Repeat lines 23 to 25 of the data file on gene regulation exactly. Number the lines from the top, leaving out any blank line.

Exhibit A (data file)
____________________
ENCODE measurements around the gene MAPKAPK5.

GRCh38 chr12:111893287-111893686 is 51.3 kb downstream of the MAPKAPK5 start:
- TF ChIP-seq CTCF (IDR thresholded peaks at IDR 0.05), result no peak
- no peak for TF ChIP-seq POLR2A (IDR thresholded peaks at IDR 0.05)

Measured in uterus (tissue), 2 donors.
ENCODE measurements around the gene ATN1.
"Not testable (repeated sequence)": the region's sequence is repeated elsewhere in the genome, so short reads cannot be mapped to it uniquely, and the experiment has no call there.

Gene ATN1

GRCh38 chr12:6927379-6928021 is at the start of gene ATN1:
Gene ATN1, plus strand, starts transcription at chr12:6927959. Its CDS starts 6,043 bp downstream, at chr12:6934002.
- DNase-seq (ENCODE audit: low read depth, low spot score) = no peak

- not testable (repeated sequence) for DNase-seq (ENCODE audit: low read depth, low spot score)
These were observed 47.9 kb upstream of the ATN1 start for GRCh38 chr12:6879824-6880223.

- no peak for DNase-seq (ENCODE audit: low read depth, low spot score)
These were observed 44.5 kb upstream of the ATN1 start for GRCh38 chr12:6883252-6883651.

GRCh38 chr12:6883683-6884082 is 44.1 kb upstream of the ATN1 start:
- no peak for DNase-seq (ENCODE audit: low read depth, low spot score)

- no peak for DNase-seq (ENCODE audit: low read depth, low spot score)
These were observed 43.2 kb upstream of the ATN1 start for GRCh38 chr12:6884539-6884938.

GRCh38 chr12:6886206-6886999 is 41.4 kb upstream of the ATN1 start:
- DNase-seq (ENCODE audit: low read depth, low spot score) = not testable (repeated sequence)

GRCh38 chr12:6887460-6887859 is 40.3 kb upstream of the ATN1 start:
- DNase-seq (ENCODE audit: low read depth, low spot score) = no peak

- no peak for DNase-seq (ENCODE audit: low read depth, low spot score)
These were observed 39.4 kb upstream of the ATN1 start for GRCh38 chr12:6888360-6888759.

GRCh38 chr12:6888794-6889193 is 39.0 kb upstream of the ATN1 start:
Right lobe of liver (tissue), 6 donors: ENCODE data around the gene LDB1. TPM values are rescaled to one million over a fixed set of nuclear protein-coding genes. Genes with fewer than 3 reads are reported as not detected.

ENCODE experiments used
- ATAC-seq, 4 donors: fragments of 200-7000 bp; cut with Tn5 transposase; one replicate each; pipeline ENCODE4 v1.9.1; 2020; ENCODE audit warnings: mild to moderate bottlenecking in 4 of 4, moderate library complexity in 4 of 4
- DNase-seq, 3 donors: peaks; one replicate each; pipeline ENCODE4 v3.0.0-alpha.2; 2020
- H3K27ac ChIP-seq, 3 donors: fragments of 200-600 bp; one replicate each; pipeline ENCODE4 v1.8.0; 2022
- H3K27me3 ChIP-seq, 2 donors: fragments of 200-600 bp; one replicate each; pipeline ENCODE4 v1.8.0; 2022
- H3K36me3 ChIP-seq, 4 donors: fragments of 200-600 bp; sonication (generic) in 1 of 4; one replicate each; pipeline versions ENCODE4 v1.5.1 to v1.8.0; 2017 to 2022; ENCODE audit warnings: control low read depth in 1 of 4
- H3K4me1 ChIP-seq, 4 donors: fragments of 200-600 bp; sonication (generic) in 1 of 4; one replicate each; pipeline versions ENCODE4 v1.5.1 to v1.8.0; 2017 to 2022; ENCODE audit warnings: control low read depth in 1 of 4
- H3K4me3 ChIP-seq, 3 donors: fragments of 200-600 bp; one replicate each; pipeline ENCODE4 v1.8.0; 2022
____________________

- DNase-seq (ENCODE audit: low read depth, low spot score) = no peak

- no peak for DNase-seq (ENCODE audit: low read depth, low spot score)
These were observed 39.4 kb upstream of the ATN1 start for GRCh38 chr12:6888360-6888759.